Rising affluence behind rise in food wastage

Rising affluence behind rise in food wastage

We sure eat a lot.

But we waste a lot too. Try 796,000 tonnes of food waste, according to National Environment Agency statistics released in March. That is about 1,420 fully loaded Airbus A-380s.

A simpler analogy would be that of each person in Singapore wasting an equivalent of one packet of nasi padang every day for a year.

It is a sharp climb - more than 13 per cent from figures in 2012. Even more sobering, the jump between 2007 and last year was more than 40 per cent.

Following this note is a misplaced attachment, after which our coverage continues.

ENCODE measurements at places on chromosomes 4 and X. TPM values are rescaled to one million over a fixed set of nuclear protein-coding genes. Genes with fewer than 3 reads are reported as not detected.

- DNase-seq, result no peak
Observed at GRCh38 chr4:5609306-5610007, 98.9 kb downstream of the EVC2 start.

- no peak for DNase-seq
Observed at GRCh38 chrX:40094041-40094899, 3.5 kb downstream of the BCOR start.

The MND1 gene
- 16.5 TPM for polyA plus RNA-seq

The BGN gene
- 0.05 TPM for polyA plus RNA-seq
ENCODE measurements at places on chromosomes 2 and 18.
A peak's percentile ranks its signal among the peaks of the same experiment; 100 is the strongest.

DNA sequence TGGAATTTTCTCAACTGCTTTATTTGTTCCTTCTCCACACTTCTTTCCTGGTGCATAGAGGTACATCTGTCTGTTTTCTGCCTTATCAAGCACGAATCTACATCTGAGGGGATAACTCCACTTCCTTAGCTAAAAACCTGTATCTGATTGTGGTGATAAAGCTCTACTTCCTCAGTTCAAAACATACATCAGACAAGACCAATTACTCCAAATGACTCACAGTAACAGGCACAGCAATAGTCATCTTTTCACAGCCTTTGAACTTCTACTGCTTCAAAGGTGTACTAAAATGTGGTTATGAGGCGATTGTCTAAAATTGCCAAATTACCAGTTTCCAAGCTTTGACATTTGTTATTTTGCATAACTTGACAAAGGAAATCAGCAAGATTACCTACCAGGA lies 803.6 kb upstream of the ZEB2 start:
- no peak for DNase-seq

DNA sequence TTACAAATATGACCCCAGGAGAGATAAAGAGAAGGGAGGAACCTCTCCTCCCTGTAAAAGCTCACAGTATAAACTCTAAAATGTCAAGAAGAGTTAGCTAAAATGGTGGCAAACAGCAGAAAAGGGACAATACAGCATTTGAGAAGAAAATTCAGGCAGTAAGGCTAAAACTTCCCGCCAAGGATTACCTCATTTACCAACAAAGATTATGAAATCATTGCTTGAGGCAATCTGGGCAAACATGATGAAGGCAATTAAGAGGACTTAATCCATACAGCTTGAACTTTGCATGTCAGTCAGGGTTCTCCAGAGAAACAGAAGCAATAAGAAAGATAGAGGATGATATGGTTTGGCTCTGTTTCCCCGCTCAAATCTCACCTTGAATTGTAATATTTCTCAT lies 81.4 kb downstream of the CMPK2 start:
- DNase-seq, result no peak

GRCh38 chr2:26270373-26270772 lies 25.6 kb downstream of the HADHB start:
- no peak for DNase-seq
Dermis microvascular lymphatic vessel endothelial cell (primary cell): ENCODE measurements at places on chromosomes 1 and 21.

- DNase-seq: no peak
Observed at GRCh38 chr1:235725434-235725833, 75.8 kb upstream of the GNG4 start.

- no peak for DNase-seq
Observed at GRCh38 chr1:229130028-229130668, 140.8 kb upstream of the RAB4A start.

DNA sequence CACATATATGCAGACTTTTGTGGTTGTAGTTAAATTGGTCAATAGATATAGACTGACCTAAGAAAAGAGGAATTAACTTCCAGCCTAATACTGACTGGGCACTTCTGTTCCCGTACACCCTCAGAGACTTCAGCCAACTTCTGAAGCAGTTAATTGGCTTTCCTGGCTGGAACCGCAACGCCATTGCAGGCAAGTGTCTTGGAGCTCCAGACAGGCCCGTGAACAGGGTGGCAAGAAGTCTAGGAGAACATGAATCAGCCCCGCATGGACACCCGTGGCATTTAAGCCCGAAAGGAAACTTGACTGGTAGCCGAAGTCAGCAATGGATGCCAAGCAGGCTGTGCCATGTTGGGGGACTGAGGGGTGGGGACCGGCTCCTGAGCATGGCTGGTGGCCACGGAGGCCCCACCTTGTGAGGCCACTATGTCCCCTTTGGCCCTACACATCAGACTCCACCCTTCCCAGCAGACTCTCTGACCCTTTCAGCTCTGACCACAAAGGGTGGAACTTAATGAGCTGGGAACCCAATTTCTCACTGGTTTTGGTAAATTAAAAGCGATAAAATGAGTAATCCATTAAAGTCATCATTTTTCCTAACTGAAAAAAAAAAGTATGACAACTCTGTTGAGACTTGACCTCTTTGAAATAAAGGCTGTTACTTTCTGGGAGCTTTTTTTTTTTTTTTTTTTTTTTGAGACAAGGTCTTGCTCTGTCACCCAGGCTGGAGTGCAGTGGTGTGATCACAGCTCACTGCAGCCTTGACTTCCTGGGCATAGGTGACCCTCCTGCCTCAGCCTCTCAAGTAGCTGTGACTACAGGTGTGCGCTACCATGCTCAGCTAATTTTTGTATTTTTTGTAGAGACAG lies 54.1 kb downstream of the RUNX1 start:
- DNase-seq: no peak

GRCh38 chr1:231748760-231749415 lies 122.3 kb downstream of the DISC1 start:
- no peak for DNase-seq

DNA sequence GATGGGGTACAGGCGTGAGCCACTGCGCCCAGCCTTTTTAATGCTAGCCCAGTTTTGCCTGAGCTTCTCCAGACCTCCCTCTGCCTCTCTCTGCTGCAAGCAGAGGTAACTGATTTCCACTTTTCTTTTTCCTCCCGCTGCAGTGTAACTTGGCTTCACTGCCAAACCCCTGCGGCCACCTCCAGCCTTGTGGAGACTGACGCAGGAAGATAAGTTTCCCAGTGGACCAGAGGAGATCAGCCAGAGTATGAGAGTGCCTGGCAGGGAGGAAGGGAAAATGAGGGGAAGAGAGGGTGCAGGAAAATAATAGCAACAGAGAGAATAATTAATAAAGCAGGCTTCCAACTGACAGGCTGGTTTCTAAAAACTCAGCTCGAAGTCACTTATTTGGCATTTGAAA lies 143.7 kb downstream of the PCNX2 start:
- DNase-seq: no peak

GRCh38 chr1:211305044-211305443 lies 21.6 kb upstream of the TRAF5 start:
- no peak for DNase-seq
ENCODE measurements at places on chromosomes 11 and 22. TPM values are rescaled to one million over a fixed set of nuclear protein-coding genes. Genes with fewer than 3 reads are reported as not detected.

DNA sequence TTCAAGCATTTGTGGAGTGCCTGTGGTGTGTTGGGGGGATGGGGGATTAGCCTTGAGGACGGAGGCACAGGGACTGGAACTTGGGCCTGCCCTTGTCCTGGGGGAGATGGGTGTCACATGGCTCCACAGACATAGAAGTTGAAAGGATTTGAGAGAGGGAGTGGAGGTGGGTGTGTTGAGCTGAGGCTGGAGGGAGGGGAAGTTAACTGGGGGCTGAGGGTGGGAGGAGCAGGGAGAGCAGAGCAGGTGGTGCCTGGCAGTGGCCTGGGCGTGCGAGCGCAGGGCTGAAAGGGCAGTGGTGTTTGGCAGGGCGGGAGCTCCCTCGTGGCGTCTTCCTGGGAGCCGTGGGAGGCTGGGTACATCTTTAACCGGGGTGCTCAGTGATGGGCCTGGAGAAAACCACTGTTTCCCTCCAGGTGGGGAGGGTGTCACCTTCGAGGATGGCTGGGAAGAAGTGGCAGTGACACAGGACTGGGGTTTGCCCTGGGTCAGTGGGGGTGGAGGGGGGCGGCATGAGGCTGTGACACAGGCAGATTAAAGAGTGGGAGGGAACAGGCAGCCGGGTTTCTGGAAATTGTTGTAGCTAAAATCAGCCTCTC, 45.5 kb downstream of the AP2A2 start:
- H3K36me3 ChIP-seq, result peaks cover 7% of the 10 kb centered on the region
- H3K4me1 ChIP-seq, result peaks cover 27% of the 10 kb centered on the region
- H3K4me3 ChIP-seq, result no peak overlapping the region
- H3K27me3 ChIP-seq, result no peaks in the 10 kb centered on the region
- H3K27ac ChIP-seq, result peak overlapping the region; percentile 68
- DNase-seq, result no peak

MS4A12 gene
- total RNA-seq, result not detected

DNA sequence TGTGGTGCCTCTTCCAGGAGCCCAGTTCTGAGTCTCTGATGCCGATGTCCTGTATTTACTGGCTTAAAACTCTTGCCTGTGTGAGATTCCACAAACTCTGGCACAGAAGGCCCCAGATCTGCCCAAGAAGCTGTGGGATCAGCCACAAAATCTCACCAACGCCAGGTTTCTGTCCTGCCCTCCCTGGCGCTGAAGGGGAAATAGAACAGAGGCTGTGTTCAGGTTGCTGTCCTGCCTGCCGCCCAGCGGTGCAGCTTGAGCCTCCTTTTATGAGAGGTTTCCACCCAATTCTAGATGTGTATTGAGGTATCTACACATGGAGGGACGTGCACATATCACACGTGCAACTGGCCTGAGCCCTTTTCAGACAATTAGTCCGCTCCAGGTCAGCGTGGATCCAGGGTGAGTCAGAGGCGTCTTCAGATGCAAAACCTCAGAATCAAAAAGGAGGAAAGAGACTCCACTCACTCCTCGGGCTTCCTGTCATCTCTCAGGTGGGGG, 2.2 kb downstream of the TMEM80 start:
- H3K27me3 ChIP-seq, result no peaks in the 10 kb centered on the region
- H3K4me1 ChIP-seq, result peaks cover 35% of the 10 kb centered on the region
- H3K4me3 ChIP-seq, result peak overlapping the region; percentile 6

So why the spike? Singapore Environment Council chief executive Jose Raymond said in March that this was due to rising consumer affluence, a growing food industry that is "constantly bringing new delicacies to the table" and a lack of public awareness about food waste.

Food and Beverage Managers' Association president Cheong Hai Poh said an affluent society had resulted in people "not finishing up (their) food (because) the taste is not up to par or the inclination to load up (their) plates when in front of a buffet line," reported The Straits Times.

This article was published on May 5 in The New Paper.

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